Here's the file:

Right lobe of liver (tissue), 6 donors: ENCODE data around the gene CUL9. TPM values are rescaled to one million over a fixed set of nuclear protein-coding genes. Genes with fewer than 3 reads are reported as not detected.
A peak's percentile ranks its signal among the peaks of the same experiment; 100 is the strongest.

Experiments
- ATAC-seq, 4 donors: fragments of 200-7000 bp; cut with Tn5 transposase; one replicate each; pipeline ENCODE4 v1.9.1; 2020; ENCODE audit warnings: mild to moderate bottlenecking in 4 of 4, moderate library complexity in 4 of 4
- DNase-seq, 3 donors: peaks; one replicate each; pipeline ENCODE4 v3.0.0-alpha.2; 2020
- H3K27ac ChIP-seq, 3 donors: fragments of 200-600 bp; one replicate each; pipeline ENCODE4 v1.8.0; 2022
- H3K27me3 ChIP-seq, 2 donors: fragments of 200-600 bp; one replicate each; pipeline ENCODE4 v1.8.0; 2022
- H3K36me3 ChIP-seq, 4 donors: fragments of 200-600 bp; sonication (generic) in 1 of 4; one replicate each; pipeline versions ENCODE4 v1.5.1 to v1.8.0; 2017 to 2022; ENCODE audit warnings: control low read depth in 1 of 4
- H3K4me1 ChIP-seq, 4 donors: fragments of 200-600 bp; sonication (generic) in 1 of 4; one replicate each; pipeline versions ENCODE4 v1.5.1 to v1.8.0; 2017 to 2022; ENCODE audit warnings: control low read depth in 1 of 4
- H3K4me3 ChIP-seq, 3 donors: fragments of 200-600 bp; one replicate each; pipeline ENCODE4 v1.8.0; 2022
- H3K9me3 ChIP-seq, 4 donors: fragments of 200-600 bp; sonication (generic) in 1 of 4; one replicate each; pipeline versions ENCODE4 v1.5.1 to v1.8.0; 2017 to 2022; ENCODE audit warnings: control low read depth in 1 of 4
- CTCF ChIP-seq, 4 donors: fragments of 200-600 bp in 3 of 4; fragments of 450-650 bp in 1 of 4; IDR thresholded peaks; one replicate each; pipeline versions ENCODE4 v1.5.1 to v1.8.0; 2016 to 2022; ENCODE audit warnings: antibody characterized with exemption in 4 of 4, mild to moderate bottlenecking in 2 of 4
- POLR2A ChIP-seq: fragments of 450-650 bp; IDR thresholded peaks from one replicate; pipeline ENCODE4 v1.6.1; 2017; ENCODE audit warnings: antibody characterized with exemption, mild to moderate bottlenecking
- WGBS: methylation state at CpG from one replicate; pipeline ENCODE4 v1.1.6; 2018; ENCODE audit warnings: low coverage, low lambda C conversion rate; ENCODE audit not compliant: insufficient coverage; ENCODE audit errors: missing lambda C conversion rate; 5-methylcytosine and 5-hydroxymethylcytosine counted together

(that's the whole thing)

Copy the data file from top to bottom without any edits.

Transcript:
Right lobe of liver (tissue), 6 donors: ENCODE data around the gene CUL9. TPM values are rescaled to one million over a fixed set of nuclear protein-coding genes. Genes with fewer than 3 reads are reported as not detected.
A peak's percentile ranks its signal among the peaks of the same experiment; 100 is the strongest.

Experiments
- ATAC-seq, 4 donors: fragments of 200-7000 bp; cut with Tn5 transposase; one replicate each; pipeline ENCODE4 v1.9.1; 2020; ENCODE audit warnings: mild to moderate bottlenecking in 4 of 4, moderate library complexity in 4 of 4
- DNase-seq, 3 donors: peaks; one replicate each; pipeline ENCODE4 v3.0.0-alpha.2; 2020
- H3K27ac ChIP-seq, 3 donors: fragments of 200-600 bp; one replicate each; pipeline ENCODE4 v1.8.0; 2022
- H3K27me3 ChIP-seq, 2 donors: fragments of 200-600 bp; one replicate each; pipeline ENCODE4 v1.8.0; 2022
- H3K36me3 ChIP-seq, 4 donors: fragments of 200-600 bp; sonication (generic) in 1 of 4; one replicate each; pipeline versions ENCODE4 v1.5.1 to v1.8.0; 2017 to 2022; ENCODE audit warnings: control low read depth in 1 of 4
- H3K4me1 ChIP-seq, 4 donors: fragments of 200-600 bp; sonication (generic) in 1 of 4; one replicate each; pipeline versions ENCODE4 v1.5.1 to v1.8.0; 2017 to 2022; ENCODE audit warnings: control low read depth in 1 of 4
- H3K4me3 ChIP-seq, 3 donors: fragments of 200-600 bp; one replicate each; pipeline ENCODE4 v1.8.0; 2022
- H3K9me3 ChIP-seq, 4 donors: fragments of 200-600 bp; sonication (generic) in 1 of 4; one replicate each; pipeline versions ENCODE4 v1.5.1 to v1.8.0; 2017 to 2022; ENCODE audit warnings: control low read depth in 1 of 4
- CTCF ChIP-seq, 4 donors: fragments of 200-600 bp in 3 of 4; fragments of 450-650 bp in 1 of 4; IDR thresholded peaks; one replicate each; pipeline versions ENCODE4 v1.5.1 to v1.8.0; 2016 to 2022; ENCODE audit warnings: antibody characterized with exemption in 4 of 4, mild to moderate bottlenecking in 2 of 4
- POLR2A ChIP-seq: fragments of 450-650 bp; IDR thresholded peaks from one replicate; pipeline ENCODE4 v1.6.1; 2017; ENCODE audit warnings: antibody characterized with exemption, mild to moderate bottlenecking
- WGBS: methylation state at CpG from one replicate; pipeline ENCODE4 v1.1.6; 2018; ENCODE audit warnings: low coverage, low lambda C conversion rate; ENCODE audit not compliant: insufficient coverage; ENCODE audit errors: missing lambda C conversion rate; 5-methylcytosine and 5-hydroxymethylcytosine counted together